United States District Court, W.D. North Carolina, Charlotte Division
J. CONRAD, JR. UNITED STATES DISTRICT JUDGE.
MATTER is before the Court on Petitioner's
Motion to Vacate, Set Aside or Correct Sentence under 28
U.S.C. § 2255, (Doc. No. 1), in which Petitioner seeks
relief pursuant to Johnson v. United States, 135
S.Ct. 2551 (2015). The United States filed an unopposed
Motion to Place Motion Under 28 U.S.C. § 2255 in
Abeyance pursuant to Beckles v. United States. (Doc.
pled guilty in the underlying criminal case to a single count
of conspiracy to distribute and possess with intent to
distribute heroin. (3:09-cr-153, Doc. Nos. 67, 70). The
Presentence Investigation Report (“PSR”) set the
base offense level at 28 based on the drug quantity, however,
Petitioner qualifies as a career offender with an offense
level of 37. (3:09-cr-153, Doc. No. 89 at ¶¶ 38,
44). Three levels were deducted for acceptance of
responsibility resulting in a total offense level of 34.
(3:09-cr-153, Doc. No. 89 at ¶¶ 45, 46). Petitioner
had 13 criminal history points and two levels were added
because the offense was committed while he was on supervised
release. (3:09-cr-153, Doc. No. 89 at ¶¶ 87-88).
This resulted in 15 criminal history points and a criminal
history category of VI. (3:09-cr-153, Doc. No. 89 at
¶¶ 88-89). In addition, the criminal history
category for career offenders is VI. (3:09-cr-153, Doc. No.
89 at ¶ 89). This resulted in an advisory guideline
range of 262 to 327 months' imprisonment. (3:09-cr-153,
Doc. No. 89 at ¶ 140). However, the Government withdrew
the Notice it had filed pursuant to 21 U.S.C. § 851
which changed the total offense level to 31 and the statutory
penalty to between five and 40 years, and the imprisonment
range to 188 to 235 months. (3:09-cr-153, Doc. No. 112). The
Court sentenced Petitioner to 188 months' imprisonment
followed by four years of supervised release. (3:09-cr-153,
Doc. No. 111). Petitioner did not appeal.
filed a § 2255 Motion to Vacate that was docketed in
case number 3:11-cv-439-RJC. The Court denied and dismissed
the petition with prejudice. Moore v. United States,
2015 WL 5007812 (W.D. N.C. Aug. 20, 2015).
obtained permission from the Fourth Circuit Court of Appeals
to file this second § 2255 Motion to Vacate, which he
filed through counsel on June 23, 2016. (Doc. No. 1).
Petitioner argues that he does not qualify for sentencing as
a career offender because his prior conviction for attempted
breaking and entering is not a “crime of
violence” in light of Johnson v. United
States, 135 S.Ct. 2551 (2015). The Court ordered the
Government to respond, but instead, it filed an unopposed
motion to stay this action pending the United States Supreme
Court's decision in Beckles v. United States.
(Doc. No. 4). On March 6, 2017, the Supreme Court held that
the advisory guidelines are not subject to vagueness
challenges. Beckles v. United States, 137 S.Ct. 886
STANDARD OF REVIEW
federal prisoner claiming that his “sentence was
imposed in violation of the Constitution or the laws of the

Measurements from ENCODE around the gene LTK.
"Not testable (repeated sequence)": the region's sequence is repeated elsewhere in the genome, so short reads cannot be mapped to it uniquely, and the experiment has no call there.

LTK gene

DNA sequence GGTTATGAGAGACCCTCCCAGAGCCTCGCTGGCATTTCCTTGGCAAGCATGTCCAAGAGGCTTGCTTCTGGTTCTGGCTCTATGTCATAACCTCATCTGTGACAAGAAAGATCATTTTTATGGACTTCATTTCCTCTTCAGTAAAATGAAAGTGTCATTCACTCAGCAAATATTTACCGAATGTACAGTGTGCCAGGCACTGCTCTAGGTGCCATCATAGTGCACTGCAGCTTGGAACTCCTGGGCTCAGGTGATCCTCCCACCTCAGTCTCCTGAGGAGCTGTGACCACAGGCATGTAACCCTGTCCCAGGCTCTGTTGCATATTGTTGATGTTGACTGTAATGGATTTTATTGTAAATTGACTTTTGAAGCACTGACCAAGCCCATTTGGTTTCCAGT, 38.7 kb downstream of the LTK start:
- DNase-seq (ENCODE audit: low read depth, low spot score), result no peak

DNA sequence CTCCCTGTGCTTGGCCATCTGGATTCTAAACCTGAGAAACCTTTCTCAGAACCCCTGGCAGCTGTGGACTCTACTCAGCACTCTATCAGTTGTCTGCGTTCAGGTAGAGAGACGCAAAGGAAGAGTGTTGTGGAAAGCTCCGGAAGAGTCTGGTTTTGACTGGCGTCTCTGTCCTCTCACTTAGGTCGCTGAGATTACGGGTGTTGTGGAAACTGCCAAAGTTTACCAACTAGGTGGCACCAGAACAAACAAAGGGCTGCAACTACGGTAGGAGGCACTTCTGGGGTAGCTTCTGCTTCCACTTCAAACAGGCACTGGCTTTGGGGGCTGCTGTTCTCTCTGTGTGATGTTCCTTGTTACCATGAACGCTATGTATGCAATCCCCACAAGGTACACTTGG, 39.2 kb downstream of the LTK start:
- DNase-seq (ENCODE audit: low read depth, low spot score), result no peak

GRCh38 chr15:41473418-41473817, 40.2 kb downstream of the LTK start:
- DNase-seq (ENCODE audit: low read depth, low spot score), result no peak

United States, or that the court was without jurisdiction to
impose such sentence, or that the sentence was in excess of
the maximum authorized by law, or is otherwise subject to
collateral attack, may move the court which imposed the
sentence to vacate, set aside or correct the sentence.”
28 U.S.C. § 2255(a).
4(b) of the Rules Governing Section 2255 Proceedings provides
that courts are to promptly examine motions to vacate, along
with “any attached exhibits and the record of prior
proceedings . . .” in order to determine whether the
petitioner is entitled to any relief on the claims set forth
therein. After examining the record in this matter, the Court
finds that the argument presented by the Petitioner can be
resolved based on the record and governing case law. See
Raines v. United States, 423 F.2d 526, 529 (4th Cir.
announced that the Armed Career Criminal Act's
(“ACCA”) residual clause is void for vagueness, and
that holding recognizes a retroactively applicable right.
See Welch v. United States, 136 S.Ct. 1257, 1265
(2016). Johnson addresses only ACCA's residual
clause and “does not call into question application of
the Act to the four enumerated offense, or to the remainder
of the Act's definition of a violent felony.”
Johnson, 135 S.Ct. at 2563. Nor does
Johnson apply to the advisory sentencing guidelines
because “the Guidelines are not amenable to a vagueness
challenge.” Beckles v. United States, 137
S.Ct. 886, 894 (2017).
Johnson does not apply to the Sentencing Guidelines,
Petitioner's § 2255 Motion to Vacate is time-barred
and meritless. See Beckles, 137 S.Ct. at 894; 28
U.S.C. § 2255(f)(3); United States v. Brown,
868 F.3d 297, 303 (4th Cir. 2017) (holding that
Johnson did not recognize the right the defendant
asserted - to have his guidelines range calculated without
the sentencing guidelines' residual clause - and
therefore § 2255(f)(3) did not re-start his time to file
his motion to vacate). The instant § 2255 Motion to
Vacate is therefore dismissed with prejudice as time-barred
and, alternatively, denied on the merits.